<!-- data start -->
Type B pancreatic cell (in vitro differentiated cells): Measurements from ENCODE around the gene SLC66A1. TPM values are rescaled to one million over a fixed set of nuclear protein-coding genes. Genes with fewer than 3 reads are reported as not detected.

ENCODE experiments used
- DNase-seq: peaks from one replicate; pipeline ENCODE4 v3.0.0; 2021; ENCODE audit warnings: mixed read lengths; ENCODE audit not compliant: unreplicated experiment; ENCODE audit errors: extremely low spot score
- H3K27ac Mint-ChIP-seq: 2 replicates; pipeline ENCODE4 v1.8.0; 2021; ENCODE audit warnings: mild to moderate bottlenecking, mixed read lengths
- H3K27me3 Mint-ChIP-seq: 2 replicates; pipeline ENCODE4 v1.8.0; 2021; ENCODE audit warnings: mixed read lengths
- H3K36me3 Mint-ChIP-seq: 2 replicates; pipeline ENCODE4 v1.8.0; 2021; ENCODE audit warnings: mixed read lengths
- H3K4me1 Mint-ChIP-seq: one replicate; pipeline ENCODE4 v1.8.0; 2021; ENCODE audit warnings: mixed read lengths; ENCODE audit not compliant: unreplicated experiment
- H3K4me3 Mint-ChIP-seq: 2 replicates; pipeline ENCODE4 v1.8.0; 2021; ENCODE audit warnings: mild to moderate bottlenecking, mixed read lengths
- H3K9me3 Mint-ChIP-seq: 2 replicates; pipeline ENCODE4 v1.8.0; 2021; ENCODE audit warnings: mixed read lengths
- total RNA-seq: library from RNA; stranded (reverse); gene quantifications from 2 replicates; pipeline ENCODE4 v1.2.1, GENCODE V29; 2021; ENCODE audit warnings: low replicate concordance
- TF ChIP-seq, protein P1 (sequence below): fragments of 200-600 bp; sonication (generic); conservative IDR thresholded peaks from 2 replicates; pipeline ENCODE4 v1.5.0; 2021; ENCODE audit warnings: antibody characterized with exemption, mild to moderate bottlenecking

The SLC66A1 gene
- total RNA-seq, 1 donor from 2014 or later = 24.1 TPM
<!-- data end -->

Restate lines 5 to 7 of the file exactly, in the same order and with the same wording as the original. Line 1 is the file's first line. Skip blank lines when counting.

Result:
- H3K27me3 Mint-ChIP-seq: 2 replicates; pipeline ENCODE4 v1.8.0; 2021; ENCODE audit warnings: mixed read lengths
- H3K36me3 Mint-ChIP-seq: 2 replicates; pipeline ENCODE4 v1.8.0; 2021; ENCODE audit warnings: mixed read lengths
- H3K4me1 Mint-ChIP-seq: one replicate; pipeline ENCODE4 v1.8.0; 2021; ENCODE audit warnings: mixed read lengths; ENCODE audit not compliant: unreplicated experiment